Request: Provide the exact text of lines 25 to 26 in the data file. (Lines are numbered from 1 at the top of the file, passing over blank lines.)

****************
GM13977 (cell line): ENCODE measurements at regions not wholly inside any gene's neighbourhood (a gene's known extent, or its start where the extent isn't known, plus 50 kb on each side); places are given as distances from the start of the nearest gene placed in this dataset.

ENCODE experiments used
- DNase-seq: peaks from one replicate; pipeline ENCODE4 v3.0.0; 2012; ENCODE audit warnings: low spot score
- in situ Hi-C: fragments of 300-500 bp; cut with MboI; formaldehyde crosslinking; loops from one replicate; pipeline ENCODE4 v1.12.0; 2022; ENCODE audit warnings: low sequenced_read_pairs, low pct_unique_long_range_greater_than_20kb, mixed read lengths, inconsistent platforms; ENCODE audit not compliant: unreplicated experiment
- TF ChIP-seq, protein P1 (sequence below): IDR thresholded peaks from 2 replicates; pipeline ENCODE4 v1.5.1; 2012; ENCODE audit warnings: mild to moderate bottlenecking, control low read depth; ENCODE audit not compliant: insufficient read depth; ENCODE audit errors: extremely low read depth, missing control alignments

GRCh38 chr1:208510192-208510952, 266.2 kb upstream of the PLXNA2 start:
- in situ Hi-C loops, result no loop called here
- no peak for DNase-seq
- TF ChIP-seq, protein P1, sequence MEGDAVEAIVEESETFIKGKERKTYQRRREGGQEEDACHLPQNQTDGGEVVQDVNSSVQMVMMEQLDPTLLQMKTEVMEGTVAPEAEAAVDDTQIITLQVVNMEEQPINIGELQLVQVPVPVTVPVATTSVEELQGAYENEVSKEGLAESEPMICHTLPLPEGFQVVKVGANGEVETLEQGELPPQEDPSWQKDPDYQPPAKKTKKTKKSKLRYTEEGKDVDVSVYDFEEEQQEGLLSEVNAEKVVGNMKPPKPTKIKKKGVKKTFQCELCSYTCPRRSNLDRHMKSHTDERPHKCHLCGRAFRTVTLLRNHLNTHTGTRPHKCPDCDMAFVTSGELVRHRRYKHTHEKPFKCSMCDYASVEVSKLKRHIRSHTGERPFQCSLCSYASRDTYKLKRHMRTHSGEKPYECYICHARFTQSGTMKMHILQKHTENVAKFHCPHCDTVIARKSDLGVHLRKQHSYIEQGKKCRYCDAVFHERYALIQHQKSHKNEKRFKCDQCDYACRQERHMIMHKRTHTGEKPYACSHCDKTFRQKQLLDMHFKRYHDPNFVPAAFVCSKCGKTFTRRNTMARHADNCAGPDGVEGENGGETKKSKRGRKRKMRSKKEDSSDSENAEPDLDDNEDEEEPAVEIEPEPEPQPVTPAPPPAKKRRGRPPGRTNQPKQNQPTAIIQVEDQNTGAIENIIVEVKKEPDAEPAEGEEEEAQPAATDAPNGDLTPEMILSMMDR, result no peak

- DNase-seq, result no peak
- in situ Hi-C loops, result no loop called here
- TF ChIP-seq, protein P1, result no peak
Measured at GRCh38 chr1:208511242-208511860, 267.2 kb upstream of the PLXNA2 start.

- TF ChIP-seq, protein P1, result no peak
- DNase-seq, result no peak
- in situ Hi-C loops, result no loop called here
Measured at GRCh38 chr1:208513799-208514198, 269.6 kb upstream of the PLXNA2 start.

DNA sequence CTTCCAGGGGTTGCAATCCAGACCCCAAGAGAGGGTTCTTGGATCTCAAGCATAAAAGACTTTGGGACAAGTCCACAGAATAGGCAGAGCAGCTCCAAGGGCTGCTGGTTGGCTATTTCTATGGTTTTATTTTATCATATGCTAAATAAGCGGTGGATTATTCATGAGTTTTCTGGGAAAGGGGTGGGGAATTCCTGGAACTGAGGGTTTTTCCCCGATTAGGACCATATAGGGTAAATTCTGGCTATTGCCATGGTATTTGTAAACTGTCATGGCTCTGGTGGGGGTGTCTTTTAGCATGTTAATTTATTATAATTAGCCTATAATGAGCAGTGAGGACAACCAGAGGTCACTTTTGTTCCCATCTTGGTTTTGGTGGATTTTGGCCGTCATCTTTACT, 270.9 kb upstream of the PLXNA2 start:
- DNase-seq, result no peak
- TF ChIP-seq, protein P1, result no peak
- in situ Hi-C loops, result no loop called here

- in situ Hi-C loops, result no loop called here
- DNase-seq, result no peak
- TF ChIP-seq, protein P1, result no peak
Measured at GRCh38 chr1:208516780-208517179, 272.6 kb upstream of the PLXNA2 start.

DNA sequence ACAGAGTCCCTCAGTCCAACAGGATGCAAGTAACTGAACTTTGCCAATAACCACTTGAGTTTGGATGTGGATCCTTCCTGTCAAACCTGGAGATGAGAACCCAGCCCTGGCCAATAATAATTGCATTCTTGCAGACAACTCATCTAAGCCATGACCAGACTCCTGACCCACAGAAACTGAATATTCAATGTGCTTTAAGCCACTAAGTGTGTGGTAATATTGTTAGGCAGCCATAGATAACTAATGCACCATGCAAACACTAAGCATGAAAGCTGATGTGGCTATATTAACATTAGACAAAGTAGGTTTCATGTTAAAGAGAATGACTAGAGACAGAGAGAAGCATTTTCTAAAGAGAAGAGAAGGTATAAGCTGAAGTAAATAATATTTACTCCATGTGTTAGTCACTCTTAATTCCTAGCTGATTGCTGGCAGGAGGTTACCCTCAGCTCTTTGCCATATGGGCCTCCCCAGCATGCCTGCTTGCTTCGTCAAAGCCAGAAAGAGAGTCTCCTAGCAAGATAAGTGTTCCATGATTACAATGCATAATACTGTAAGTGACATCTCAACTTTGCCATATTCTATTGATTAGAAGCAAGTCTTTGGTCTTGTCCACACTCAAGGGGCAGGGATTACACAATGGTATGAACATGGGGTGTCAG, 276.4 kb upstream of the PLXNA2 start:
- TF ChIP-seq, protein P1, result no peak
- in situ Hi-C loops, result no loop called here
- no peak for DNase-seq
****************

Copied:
Measured at GRCh38 chr1:208516780-208517179, 272.6 kb upstream of the PLXNA2 start.

DNA sequence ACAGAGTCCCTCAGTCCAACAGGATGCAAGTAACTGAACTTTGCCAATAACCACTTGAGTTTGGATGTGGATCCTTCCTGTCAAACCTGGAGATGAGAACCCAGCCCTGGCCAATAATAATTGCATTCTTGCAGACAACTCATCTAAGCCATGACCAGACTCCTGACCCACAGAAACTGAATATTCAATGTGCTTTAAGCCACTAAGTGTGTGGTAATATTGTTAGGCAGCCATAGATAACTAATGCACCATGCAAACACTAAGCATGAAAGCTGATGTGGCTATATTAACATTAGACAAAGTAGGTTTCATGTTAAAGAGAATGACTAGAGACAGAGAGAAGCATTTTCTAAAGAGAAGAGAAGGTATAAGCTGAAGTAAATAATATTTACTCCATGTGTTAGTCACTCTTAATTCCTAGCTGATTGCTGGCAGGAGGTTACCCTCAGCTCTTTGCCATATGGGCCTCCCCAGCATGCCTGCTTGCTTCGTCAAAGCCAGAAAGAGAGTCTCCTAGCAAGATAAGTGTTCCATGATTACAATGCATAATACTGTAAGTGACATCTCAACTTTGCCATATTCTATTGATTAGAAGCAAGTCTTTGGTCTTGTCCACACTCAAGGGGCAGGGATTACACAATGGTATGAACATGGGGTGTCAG, 276.4 kb upstream of the PLXNA2 start: